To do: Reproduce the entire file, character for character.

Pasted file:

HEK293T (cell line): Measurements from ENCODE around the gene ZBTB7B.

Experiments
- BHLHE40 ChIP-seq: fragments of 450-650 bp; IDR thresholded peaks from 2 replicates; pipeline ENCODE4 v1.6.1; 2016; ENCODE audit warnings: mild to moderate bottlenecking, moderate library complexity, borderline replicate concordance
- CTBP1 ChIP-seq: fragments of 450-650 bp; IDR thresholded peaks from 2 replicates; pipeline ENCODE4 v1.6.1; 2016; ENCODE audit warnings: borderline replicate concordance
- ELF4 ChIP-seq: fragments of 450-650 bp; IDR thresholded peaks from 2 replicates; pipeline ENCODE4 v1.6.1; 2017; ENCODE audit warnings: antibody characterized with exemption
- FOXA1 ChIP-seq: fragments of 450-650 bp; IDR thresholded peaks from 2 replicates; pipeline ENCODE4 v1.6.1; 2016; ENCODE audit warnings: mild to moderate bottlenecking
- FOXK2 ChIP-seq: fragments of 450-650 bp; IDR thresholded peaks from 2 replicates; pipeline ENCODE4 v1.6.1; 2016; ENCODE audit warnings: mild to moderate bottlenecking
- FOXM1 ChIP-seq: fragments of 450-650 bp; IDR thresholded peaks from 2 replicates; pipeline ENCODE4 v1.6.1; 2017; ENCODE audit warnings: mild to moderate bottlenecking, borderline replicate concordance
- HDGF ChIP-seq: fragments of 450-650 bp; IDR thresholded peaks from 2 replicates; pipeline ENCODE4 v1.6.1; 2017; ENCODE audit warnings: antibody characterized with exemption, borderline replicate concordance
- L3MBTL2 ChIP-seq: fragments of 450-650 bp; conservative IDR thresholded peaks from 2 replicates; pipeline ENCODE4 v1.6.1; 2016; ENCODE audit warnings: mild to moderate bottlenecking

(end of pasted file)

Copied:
HEK293T (cell line): Measurements from ENCODE around the gene ZBTB7B.

Experiments
- BHLHE40 ChIP-seq: fragments of 450-650 bp; IDR thresholded peaks from 2 replicates; pipeline ENCODE4 v1.6.1; 2016; ENCODE audit warnings: mild to moderate bottlenecking, moderate library complexity, borderline replicate concordance
- CTBP1 ChIP-seq: fragments of 450-650 bp; IDR thresholded peaks from 2 replicates; pipeline ENCODE4 v1.6.1; 2016; ENCODE audit warnings: borderline replicate concordance
- ELF4 ChIP-seq: fragments of 450-650 bp; IDR thresholded peaks from 2 replicates; pipeline ENCODE4 v1.6.1; 2017; ENCODE audit warnings: antibody characterized with exemption
- FOXA1 ChIP-seq: fragments of 450-650 bp; IDR thresholded peaks from 2 replicates; pipeline ENCODE4 v1.6.1; 2016; ENCODE audit warnings: mild to moderate bottlenecking
- FOXK2 ChIP-seq: fragments of 450-650 bp; IDR thresholded peaks from 2 replicates; pipeline ENCODE4 v1.6.1; 2016; ENCODE audit warnings: mild to moderate bottlenecking
- FOXM1 ChIP-seq: fragments of 450-650 bp; IDR thresholded peaks from 2 replicates; pipeline ENCODE4 v1.6.1; 2017; ENCODE audit warnings: mild to moderate bottlenecking, borderline replicate concordance
- HDGF ChIP-seq: fragments of 450-650 bp; IDR thresholded peaks from 2 replicates; pipeline ENCODE4 v1.6.1; 2017; ENCODE audit warnings: antibody characterized with exemption, borderline replicate concordance
- L3MBTL2 ChIP-seq: fragments of 450-650 bp; conservative IDR thresholded peaks from 2 replicates; pipeline ENCODE4 v1.6.1; 2016; ENCODE audit warnings: mild to moderate bottlenecking